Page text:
posted on Sep, 12 2002 @ 11:32 PM
This man's work is amazing. He was far from knowing everything there is to know in life, but he truly set down the rules for finding one's self.
After being gone for quite some time from these boards, I have come back to realize that I was looking for answers from outside sources, other
people's opinions, and basically any information that sparked my imagination while my blinders were on.
I've come to notice that people aren't stupid because they don't try (although most people are lazy), yet they are stupid because they don't know
how to learn anything for themselves. Blind following and blind faith are truly evil qualities. A piece of myself that was always missing was my
ability to understand 'why' I learned and felt the ways that I had. Now that I have been given the chance to find these things (and still finding
them), I have come to notice the whole world open up a little bit more.
Socrates introduces multiple analogies about steps that people need to take in order to learn and/or teach. One of these analogies is the "electric
eel." The shock of the eel is representative of discovering that one knows "nothing." All we know is what others tell us, other people's work,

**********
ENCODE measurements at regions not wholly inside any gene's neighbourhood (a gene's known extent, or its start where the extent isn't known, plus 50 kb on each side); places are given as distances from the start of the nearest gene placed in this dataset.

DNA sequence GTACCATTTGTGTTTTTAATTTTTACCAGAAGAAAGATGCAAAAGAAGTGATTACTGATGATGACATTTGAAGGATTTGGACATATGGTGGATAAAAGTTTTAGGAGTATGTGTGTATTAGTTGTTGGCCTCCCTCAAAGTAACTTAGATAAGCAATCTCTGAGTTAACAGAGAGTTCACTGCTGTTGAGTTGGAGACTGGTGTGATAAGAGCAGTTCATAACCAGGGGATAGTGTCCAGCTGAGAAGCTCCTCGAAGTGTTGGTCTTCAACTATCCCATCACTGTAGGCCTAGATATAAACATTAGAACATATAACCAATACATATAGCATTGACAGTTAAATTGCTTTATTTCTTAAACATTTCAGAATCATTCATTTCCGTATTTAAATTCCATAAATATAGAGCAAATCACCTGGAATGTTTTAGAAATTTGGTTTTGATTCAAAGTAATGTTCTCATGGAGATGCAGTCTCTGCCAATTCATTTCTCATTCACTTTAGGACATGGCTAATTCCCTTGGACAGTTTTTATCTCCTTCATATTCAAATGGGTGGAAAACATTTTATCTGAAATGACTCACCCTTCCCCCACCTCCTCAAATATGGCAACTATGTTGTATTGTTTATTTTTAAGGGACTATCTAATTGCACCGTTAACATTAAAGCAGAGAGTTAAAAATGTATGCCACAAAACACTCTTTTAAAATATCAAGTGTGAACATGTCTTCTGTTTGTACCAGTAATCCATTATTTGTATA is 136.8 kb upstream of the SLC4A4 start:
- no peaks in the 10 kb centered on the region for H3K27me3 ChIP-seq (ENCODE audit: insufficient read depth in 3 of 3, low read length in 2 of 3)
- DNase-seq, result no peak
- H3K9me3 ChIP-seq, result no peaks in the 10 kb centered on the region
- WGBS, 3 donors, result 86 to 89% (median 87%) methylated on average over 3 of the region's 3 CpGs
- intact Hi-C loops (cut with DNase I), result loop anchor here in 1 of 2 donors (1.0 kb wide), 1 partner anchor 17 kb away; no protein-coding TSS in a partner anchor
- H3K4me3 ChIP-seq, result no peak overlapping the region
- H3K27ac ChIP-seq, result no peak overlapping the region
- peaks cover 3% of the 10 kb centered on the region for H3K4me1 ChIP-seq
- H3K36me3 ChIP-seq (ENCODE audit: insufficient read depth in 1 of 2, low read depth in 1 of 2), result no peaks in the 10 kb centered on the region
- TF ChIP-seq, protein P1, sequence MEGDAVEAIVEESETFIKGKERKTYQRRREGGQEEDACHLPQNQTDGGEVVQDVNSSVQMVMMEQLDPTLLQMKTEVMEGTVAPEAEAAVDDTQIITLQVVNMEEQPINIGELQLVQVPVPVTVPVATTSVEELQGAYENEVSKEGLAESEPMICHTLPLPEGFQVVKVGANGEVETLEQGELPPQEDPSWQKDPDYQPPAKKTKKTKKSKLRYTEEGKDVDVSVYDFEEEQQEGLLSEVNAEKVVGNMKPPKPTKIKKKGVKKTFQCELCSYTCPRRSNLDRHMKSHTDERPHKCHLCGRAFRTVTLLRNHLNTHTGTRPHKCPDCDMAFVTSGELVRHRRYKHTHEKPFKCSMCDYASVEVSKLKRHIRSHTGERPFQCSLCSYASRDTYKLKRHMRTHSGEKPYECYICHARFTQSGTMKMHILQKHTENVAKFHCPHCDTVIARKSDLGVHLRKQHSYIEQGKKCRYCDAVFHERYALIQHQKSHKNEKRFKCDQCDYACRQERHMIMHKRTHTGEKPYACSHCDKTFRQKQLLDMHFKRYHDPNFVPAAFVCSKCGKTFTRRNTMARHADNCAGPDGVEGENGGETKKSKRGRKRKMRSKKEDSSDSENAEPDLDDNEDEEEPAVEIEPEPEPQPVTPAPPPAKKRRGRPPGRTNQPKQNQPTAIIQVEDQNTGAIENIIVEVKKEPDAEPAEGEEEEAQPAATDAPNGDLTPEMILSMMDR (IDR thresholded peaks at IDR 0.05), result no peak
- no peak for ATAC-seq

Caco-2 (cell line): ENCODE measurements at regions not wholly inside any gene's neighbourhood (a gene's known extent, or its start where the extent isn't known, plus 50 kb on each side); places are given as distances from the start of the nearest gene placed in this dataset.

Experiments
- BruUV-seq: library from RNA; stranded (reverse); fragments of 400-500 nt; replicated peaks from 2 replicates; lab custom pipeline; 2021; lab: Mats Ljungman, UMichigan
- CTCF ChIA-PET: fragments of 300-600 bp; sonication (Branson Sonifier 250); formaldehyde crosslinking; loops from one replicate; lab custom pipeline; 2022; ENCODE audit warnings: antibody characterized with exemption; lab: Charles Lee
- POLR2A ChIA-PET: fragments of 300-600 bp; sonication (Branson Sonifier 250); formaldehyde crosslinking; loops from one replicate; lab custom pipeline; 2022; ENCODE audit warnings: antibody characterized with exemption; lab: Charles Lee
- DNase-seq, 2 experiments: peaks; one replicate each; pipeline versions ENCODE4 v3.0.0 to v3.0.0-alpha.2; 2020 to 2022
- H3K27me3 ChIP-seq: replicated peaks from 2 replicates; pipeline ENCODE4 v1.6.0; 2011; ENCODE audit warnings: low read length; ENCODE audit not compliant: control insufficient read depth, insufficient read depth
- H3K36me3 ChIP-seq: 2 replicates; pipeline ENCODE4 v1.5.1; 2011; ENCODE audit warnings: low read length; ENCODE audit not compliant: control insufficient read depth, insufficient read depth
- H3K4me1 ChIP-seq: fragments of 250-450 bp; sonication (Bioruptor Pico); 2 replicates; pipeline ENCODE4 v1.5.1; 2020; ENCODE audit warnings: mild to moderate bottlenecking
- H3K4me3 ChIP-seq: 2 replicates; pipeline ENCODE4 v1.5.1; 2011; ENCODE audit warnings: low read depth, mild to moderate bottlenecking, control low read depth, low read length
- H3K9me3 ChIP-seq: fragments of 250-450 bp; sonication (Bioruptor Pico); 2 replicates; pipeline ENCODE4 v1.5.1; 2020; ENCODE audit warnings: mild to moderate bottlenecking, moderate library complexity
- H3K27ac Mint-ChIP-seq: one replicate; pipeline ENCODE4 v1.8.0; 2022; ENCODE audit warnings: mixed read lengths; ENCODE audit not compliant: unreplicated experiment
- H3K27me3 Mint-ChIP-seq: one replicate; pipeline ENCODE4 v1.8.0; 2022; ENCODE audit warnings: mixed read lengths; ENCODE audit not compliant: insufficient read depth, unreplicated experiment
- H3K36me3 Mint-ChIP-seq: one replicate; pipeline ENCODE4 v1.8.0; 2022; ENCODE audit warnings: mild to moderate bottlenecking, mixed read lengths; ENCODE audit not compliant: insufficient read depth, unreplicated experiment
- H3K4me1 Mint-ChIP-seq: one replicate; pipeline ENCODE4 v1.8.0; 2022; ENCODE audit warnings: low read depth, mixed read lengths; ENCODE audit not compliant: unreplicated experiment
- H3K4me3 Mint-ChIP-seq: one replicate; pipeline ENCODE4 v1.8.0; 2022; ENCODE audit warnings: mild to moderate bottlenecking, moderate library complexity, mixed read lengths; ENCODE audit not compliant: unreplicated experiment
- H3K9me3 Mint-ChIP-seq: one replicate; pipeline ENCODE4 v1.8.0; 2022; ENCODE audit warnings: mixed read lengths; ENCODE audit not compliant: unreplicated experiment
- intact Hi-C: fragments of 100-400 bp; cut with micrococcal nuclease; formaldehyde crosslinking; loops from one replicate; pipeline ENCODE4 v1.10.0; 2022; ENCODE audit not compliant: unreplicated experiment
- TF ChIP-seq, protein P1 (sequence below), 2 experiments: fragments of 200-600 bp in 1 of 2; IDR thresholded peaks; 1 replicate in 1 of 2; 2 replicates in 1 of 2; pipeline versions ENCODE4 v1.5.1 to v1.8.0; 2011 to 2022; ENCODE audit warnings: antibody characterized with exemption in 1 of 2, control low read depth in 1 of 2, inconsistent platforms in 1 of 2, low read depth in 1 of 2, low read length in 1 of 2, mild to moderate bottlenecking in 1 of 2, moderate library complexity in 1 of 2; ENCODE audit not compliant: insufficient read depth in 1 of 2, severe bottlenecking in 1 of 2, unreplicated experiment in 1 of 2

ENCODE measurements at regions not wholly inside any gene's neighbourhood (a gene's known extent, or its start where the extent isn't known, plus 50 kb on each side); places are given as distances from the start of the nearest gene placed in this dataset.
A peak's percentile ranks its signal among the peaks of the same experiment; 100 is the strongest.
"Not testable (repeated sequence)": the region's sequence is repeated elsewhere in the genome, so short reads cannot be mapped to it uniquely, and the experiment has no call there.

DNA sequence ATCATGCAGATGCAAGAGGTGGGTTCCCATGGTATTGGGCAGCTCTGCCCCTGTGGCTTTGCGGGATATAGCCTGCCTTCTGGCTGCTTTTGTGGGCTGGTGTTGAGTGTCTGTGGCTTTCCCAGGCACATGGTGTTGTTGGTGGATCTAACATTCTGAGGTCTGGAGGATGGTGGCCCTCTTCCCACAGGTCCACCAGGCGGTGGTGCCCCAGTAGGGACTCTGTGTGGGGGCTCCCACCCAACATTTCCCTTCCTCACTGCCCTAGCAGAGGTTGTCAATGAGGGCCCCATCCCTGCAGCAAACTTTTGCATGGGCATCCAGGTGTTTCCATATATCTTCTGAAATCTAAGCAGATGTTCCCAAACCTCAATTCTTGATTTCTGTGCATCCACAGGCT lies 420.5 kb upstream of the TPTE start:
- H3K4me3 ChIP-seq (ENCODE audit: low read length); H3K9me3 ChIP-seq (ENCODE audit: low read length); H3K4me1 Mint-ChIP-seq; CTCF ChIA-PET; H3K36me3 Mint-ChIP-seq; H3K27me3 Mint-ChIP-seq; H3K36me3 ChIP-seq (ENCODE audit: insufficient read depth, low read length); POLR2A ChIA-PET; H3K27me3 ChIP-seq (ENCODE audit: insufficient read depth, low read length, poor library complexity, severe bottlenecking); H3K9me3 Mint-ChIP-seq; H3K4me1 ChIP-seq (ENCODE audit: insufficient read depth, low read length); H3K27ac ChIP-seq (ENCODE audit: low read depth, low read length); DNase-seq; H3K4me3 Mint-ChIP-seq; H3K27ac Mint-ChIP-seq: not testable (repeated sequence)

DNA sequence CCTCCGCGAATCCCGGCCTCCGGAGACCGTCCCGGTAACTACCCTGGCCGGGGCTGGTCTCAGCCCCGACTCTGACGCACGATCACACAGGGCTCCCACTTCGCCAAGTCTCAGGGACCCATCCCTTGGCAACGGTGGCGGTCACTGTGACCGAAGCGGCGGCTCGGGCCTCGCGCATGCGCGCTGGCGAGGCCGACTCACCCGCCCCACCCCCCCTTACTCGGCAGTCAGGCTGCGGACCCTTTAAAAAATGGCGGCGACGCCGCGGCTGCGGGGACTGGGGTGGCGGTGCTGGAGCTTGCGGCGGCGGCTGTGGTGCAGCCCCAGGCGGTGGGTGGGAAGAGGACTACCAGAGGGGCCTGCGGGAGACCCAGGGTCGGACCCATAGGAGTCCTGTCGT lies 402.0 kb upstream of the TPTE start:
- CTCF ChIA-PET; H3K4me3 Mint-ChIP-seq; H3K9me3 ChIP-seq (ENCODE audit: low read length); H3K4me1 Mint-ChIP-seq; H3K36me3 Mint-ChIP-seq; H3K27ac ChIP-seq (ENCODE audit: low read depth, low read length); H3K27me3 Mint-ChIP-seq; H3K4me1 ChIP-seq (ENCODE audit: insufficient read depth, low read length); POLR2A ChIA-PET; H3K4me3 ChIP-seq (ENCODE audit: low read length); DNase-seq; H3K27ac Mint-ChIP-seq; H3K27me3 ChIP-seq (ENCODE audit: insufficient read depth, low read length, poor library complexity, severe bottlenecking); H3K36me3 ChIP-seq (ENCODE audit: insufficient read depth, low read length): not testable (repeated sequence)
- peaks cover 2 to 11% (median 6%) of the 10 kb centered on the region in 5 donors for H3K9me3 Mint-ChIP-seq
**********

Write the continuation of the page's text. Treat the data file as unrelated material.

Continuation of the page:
and information that appeases us.
A professor recently asked me, "Is the Earth round?" Of course, the answer was yes. Then he asked, "Can you prove it?" There was nothing I
could give him, nothing that wouldn't be hear-say, and nothing that could even 'imply' that I knew the Earth was round (completely round). The
point is not to set out on a journey to travel and document the entire planet as being round, yet the understanding that one must have dramatic,
undeniable proof to show that one actually has "knowledge" of anything.
The problems with education stem directly from the lack of self-knowledge, not to mention the lack of true worldly knowledge. Society seems even more
barbaric when you realize the futility of converting a people, bread on power and compliance, to become rational truth seekers.
This does not necessarily have to be thrown at religion. I believe the quote, "you do not choose what you believe, yet what you believe chooses
you." At the same time, belief is a necessary condition for seeking the truth, just so long as you don't blindly have that belief. Socrates was
truly a wise man in realizing these things.
So in closing, "it's not about having the knowledge, but about having the ability to find the real 'knowledge' for yourself and of yourself."
Just something to think about,
[Edited on 13-9-2002 by Protector]